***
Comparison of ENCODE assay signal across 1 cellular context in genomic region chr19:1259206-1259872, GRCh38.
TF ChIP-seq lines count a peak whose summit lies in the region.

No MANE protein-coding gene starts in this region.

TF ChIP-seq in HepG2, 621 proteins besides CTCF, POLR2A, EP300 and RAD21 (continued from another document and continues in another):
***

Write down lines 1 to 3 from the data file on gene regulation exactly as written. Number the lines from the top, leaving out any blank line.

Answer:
Comparison of ENCODE assay signal across 1 cellular context in genomic region chr19:1259206-1259872, GRCh38.
TF ChIP-seq lines count a peak whose summit lies in the region.

No MANE protein-coding gene starts in this region.